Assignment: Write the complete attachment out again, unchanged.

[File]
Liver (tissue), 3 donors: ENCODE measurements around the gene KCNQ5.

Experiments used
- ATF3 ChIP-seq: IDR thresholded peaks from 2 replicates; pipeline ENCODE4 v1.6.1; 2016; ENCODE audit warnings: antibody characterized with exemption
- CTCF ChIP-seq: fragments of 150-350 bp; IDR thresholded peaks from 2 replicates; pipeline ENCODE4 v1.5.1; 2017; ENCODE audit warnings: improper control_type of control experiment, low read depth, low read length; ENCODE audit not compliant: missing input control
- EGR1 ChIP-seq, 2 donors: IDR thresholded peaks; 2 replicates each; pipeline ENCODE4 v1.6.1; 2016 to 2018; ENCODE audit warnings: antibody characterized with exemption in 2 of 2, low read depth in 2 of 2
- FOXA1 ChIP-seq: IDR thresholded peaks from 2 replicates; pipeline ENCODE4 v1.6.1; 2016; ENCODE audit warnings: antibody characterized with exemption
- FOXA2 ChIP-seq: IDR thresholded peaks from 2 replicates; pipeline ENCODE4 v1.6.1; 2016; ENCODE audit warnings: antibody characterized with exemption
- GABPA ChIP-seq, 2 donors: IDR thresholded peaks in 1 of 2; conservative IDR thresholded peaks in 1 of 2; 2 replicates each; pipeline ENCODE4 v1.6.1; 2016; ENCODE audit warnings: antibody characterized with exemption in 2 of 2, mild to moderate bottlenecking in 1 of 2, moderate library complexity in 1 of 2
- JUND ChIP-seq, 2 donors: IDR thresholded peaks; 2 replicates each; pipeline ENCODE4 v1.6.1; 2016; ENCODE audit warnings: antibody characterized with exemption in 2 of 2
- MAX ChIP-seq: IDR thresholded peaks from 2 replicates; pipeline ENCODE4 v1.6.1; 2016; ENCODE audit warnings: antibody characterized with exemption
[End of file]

Liver (tissue), 3 donors: ENCODE measurements around the gene KCNQ5.

Experiments used
- ATF3 ChIP-seq: IDR thresholded peaks from 2 replicates; pipeline ENCODE4 v1.6.1; 2016; ENCODE audit warnings: antibody characterized with exemption
- CTCF ChIP-seq: fragments of 150-350 bp; IDR thresholded peaks from 2 replicates; pipeline ENCODE4 v1.5.1; 2017; ENCODE audit warnings: improper control_type of control experiment, low read depth, low read length; ENCODE audit not compliant: missing input control
- EGR1 ChIP-seq, 2 donors: IDR thresholded peaks; 2 replicates each; pipeline ENCODE4 v1.6.1; 2016 to 2018; ENCODE audit warnings: antibody characterized with exemption in 2 of 2, low read depth in 2 of 2
- FOXA1 ChIP-seq: IDR thresholded peaks from 2 replicates; pipeline ENCODE4 v1.6.1; 2016; ENCODE audit warnings: antibody characterized with exemption
- FOXA2 ChIP-seq: IDR thresholded peaks from 2 replicates; pipeline ENCODE4 v1.6.1; 2016; ENCODE audit warnings: antibody characterized with exemption
- GABPA ChIP-seq, 2 donors: IDR thresholded peaks in 1 of 2; conservative IDR thresholded peaks in 1 of 2; 2 replicates each; pipeline ENCODE4 v1.6.1; 2016; ENCODE audit warnings: antibody characterized with exemption in 2 of 2, mild to moderate bottlenecking in 1 of 2, moderate library complexity in 1 of 2
- JUND ChIP-seq, 2 donors: IDR thresholded peaks; 2 replicates each; pipeline ENCODE4 v1.6.1; 2016; ENCODE audit warnings: antibody characterized with exemption in 2 of 2
- MAX ChIP-seq: IDR thresholded peaks from 2 replicates; pipeline ENCODE4 v1.6.1; 2016; ENCODE audit warnings: antibody characterized with exemption